Incredible Visit to Isleworth Law Courts for Years 11 and 12 Written by Meera Morjaria (Year 12)


Recently, a number of students from Year 11 and Year 12 were given the opportunity to visit Isleworth Law Courts to see first-hand what it is like to be a judge, barrister, or a member of the jury.

It was truly an amazing experience as we had the chance to observe a variety of hearings taking place at the time of our visit and it was fascinating to see the case procedure.

When we arrived we were taken in to a court room where a clerk of the court and a barrister talked to us and showed us the arrangements of the room, pointing out where the judge, the prosecutor, the defence solicitor and the jury are seated during a trial. It was interesting to learn exactly what each individual does and the different types of case they would deal with on a weekly basis.

We were then privileged to be joined by a female judge who spoke to us about her career and how she had reached the position she holds today, especially as it is a male dominated industry. The judge spoke to us about how we could become a solicitor and about the courses we could take at university. She explained what it is like to be a female judge in a very male dominated field, which we all found very inspiring. This induction to the court set us in good stead for the rest of the visit during which we were allowed to visit all the courts and sit in on various hearings to experience the environment of a court room with a trial in session. This, I think, was the highlight of the day for most of us.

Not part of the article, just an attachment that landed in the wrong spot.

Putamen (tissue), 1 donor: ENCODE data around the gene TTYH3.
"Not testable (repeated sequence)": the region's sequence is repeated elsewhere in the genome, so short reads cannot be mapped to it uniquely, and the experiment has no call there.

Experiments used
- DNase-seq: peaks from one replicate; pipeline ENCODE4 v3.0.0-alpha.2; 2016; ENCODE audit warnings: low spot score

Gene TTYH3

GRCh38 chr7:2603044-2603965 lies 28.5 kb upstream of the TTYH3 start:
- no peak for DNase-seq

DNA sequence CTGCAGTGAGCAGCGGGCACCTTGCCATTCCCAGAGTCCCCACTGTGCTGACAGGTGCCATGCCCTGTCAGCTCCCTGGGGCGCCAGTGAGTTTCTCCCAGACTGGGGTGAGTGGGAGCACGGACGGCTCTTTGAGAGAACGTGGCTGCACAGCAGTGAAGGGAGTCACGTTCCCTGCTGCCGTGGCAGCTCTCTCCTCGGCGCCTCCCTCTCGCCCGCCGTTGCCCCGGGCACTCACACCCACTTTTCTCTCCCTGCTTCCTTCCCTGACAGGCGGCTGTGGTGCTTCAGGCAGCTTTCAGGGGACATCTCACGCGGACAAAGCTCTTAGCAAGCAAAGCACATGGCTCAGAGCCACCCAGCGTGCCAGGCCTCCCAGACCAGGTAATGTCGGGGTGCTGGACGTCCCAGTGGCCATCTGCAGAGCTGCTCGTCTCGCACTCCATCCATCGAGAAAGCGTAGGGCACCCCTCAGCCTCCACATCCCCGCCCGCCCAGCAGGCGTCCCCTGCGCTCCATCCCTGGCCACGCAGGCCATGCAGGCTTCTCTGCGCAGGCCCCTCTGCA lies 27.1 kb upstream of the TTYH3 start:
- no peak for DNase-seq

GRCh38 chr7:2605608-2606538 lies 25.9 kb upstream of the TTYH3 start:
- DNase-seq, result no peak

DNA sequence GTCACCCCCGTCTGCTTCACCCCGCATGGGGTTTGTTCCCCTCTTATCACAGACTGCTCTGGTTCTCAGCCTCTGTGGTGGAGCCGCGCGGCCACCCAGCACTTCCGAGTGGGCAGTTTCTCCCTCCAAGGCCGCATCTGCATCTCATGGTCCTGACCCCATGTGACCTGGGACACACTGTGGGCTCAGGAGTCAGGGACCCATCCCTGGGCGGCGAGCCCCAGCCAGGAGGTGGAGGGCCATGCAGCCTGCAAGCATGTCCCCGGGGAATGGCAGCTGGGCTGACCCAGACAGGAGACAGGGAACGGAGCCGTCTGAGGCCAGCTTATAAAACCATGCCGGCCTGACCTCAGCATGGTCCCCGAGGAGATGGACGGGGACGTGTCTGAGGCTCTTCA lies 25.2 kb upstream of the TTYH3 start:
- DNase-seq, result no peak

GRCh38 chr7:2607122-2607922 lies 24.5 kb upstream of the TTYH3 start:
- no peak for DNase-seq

I sat in two completely different trials, both of which were extremely engaging both from a law perspective and a psychology perspective.

The first trial was about harm to an infant and, at the time I was sitting in the court, a specialist in the field of neuroscience was speaking over a video conference link to the jury and presenting their findings of the child’s brain injuries. The second was the trial of a few men who had caused harm to a taxi driver. In this trial one of the men was on the stand at the time, being questioned by the barrister for the prosecution.

The latter case was particularly interesting in my opinion because when the man was in the witness box he changed his statement from the one that was previously written and, as this had a large impact on the proceedings of the trial, the judge had to send the jury out of the room and re-examine the statements. Unfortunately we had to leave that trial before we could hear the judge’s verdict.

Overall it was an amazing experience to see what happens at the courts on a daily basis in terms of the variety of trials and how much it impacts people’s lives. Thank you to everyone at the courts

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